The bureaucracy makes a convenient target. Even Bush has blamed it, though he is in charge of the government. At the same time, there have been countless acts of human courage and decency over the past month--cops protecting houses after their own had been destroyed, Coast Guard swimmers rescuing diehard New Orleanians who fled or fought back; doctors and nurses going hungry so that their patients could eat. Individual resourcefulness may be a better hope in a crisis than government planning. Americans have a knack for turning disaster into opportunity. In New Orleans, for instance, Katrina exposed the plight of poor blacks left behind in the inner city. The city is alive now with plans for creative restoration and rebuilding a racially mixed, healthier city. Much of the impetus comes from the private sector, sometimes working in partnership with government. Philanthropist Eli Broad, for instance, is talking to the New Orleans public-school system about funding five model charter schools. (Technology would be provided, gratis, by Bill Gates and Microsoft.)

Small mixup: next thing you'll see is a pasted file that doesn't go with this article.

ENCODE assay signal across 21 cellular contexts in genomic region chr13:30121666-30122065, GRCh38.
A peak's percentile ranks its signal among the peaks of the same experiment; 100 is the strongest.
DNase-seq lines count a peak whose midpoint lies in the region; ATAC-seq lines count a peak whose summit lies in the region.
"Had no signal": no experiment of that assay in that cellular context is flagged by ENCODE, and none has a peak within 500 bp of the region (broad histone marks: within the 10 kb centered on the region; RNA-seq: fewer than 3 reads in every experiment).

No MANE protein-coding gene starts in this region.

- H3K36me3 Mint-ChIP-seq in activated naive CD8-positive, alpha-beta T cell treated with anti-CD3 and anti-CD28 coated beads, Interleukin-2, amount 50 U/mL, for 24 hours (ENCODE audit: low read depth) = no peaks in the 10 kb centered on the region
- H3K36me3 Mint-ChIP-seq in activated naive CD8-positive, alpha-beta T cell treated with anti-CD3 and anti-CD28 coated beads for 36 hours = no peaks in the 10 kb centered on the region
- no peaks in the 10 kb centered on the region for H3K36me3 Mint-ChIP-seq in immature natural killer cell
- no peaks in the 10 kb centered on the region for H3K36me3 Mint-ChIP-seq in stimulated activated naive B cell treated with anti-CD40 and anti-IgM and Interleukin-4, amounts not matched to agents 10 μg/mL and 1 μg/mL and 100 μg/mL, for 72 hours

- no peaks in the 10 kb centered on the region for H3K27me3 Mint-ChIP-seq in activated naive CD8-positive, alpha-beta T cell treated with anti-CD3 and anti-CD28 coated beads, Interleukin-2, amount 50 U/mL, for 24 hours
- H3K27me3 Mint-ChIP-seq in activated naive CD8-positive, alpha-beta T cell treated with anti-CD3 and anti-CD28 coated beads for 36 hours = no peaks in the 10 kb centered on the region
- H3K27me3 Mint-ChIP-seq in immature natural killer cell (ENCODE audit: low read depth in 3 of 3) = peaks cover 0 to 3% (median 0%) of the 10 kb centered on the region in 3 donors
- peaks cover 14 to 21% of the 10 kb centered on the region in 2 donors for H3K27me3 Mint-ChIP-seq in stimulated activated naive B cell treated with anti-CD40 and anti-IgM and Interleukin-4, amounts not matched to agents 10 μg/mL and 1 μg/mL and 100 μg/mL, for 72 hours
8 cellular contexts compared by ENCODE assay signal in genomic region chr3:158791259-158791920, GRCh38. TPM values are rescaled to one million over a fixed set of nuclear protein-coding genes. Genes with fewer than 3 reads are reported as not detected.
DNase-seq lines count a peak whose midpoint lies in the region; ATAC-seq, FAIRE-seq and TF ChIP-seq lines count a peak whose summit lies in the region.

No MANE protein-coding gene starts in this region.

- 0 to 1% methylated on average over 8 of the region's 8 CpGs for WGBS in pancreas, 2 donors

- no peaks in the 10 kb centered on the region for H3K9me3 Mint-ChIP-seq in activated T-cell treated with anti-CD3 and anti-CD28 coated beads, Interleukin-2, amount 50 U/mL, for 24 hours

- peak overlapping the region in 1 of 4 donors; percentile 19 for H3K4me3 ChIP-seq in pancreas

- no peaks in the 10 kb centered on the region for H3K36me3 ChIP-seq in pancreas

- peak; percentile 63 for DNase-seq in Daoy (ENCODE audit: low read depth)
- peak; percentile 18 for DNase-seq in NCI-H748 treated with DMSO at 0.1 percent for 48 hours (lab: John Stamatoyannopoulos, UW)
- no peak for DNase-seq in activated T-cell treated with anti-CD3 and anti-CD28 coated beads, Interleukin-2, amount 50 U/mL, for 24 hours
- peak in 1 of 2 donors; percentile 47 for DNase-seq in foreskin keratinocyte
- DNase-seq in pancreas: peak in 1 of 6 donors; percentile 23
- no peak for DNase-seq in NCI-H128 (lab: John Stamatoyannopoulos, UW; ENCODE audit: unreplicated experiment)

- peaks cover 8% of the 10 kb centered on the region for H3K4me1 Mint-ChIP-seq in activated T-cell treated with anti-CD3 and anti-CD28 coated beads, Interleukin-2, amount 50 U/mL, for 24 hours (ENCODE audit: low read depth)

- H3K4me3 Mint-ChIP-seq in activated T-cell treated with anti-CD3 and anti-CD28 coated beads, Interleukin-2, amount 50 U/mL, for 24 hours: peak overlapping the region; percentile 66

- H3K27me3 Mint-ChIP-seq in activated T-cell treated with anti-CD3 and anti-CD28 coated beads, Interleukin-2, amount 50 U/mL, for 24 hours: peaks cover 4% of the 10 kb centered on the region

As a conservative, Bush would rather let the private sector carry as much of the burden as possible. Last week he was drawing on his own experience as a former oilman to delve into the technical details of the threatened refineries and pipelines. But if he wants to restore his image as a can-do leader, he is going to need to find a way to better prepare his own government for the next disaster. In his book "Catastrophe," Judge Richard Posner notes that because really unthinkable events--an asteroid's striking a city, say, or a global plague--seem so hard to grasp and so remote, humans do not prepare for them. But, as Posner warns, in a world of climate change and proliferating weapons of mass destruction, catastrophe is a real and growing risk. Posner would put society on a more proactive footing, trading off some civil liberties for security. Public-opinion polls suggest that faith in Bush's competence is sagging. But there are a lot of storm systems yet to come--and three years is time enough for Bush to show that his leadership means more than staging heroic poses.